Idea: As our scientific precision increases, it is necessary to proportionally (or exponentially) expand our capacities for computing the effect. Example: in order to definitively statistically detect a difference in males and females in incidence of heart attacks we might need, say, a total sample size of 100 (so that we have 50 people in each group so that our statistical calculations will be robust enough to make solid conclusions from). But as we learn more about heart attacks, we realize that there are more variables that affect heart attacks, like age, diet, physical activity, abdominal adiposity, educational attainment, socio-economic status, smoking, and alcohol consumption. Assuming each of these variables are dichotomized into only two groups (young, old; healthy diet, unhealthy diet; active, inactive; etc.) and that 50 people in each group is still enough to detect true difference in each variable (which is unrealistic), we would now need 25,600 people to tease out the effects of all of these different variables. With more nuanced categories, this number climbs very quickly. We know a lot about heart attacks nowadays but there is still unexplained variation in the effects we see, which means there are other things we’re not measuring and accounting for.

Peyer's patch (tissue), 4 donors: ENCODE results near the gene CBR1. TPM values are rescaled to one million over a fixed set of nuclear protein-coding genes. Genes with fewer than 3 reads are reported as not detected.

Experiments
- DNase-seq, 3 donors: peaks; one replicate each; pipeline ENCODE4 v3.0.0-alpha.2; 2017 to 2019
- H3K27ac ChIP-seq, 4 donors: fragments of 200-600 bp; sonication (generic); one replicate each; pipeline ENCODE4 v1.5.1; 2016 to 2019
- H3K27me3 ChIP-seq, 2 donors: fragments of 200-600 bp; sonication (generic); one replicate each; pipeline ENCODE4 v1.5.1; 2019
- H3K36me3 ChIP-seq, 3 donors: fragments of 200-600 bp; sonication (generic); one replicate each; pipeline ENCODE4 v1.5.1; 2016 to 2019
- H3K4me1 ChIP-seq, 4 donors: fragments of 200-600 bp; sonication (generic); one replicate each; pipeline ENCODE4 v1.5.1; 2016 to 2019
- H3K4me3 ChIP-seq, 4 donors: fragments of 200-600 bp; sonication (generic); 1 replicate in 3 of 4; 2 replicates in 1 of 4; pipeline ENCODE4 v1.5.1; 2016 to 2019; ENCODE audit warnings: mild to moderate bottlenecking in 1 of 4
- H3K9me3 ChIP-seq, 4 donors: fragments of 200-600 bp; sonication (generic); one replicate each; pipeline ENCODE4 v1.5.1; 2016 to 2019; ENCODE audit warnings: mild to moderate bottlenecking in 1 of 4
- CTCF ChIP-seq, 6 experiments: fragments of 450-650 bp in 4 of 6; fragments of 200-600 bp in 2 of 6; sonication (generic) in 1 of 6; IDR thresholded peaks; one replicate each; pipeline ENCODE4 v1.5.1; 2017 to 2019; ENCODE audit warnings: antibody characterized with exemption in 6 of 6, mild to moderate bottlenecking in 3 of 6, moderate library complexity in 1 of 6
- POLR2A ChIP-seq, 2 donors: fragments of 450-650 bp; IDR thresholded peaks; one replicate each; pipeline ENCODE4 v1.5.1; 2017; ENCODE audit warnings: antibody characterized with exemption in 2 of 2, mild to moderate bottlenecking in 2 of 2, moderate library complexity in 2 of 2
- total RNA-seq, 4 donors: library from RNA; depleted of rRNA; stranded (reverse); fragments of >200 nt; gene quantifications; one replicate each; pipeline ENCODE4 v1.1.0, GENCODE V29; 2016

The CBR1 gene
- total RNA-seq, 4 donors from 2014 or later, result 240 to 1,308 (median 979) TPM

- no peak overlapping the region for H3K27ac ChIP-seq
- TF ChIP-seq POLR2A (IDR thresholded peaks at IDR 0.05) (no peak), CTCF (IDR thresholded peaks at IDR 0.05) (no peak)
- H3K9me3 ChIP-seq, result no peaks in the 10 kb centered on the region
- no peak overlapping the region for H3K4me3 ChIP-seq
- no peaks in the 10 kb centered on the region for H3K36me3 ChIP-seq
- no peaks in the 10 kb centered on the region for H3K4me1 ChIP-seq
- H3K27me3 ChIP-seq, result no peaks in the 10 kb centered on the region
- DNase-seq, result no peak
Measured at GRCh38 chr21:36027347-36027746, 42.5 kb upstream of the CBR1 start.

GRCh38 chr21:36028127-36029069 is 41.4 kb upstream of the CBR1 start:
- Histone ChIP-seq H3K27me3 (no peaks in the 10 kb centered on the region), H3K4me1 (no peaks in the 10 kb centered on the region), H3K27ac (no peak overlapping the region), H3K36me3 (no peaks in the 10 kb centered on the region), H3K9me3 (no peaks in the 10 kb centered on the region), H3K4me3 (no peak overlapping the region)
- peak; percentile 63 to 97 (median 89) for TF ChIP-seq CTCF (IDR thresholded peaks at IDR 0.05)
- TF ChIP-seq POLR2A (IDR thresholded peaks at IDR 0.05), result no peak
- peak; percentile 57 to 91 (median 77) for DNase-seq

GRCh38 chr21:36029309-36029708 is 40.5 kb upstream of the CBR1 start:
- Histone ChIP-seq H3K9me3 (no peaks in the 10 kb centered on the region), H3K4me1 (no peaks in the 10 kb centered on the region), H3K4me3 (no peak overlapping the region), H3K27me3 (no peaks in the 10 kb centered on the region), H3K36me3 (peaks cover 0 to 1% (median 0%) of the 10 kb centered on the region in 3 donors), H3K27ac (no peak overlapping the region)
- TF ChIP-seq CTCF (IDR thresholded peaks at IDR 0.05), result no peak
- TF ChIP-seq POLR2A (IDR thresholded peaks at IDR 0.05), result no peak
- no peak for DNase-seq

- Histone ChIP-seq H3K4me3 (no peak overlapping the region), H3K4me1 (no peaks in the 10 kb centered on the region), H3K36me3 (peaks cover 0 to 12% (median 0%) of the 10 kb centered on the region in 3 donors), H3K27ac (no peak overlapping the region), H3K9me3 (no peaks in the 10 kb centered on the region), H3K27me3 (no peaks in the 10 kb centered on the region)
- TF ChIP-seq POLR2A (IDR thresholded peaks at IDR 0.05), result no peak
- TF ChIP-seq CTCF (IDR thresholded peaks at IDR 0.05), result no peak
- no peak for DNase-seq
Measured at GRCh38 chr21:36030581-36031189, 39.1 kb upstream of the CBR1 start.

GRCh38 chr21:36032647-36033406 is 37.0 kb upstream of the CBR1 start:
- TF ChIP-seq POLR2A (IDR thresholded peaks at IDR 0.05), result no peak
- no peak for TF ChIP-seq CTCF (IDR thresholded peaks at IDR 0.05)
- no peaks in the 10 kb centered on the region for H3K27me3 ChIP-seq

Not think of whole-genome research, where we are handling approximately no less than 125 megabytes of information from just one single person. Now think of the entire genome of one person’s entire microbiome. How many people would we need then? More than exist on Earth.

My prediction is that soon we’ll realize that the more we know, the less we can continue to learn. We will be reduced to underpowered tests of small questions. We will have hit an upper limit of what we can isolate or definitively know about anything, and there will be nothing we can do about it. (But before that, our computers will not have enough computing power and even before that we will never have enough money to even begin to do one sound study of these proportions). We’ll get to the point where we must resign ourselves to not knowing what we want to know. Science will become postmodern, accepting that we can’t do what our methods set out to do. It will be a kind of scientific Armageddon, having arrived at the limits of statistical possibility.

Just a thought.

In the meantime I’m now wondering if I can use Bayesian data analysis to analyze prevalence of diabetes to account for error in diagnosis. “Live by the harmless untruths that make you brave and kind and healthy and happy.